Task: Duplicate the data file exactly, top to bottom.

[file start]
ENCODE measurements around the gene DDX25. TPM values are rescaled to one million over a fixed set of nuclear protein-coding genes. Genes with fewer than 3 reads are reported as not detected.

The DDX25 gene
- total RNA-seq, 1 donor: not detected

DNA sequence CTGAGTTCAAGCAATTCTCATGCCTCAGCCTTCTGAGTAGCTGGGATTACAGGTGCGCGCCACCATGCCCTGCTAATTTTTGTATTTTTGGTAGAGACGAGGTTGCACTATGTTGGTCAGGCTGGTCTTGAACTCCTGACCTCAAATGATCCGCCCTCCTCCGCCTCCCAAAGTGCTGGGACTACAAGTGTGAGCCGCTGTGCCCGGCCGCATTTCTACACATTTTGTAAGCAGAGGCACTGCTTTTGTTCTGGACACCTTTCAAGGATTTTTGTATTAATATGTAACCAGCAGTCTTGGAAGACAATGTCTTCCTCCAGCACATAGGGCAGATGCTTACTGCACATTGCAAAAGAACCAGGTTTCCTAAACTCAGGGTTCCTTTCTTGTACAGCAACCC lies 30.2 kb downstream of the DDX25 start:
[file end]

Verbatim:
ENCODE measurements around the gene DDX25. TPM values are rescaled to one million over a fixed set of nuclear protein-coding genes. Genes with fewer than 3 reads are reported as not detected.

The DDX25 gene
- total RNA-seq, 1 donor: not detected

DNA sequence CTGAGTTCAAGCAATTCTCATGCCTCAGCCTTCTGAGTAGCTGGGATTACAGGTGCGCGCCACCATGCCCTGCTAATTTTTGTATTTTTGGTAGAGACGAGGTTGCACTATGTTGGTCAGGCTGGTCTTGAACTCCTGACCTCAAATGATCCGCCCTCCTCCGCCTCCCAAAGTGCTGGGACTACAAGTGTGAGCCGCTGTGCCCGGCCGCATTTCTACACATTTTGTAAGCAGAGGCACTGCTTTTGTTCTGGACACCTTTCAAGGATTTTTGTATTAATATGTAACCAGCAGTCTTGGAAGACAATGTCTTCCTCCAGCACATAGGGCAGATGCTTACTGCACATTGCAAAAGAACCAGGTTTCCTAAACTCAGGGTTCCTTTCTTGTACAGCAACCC lies 30.2 kb downstream of the DDX25 start: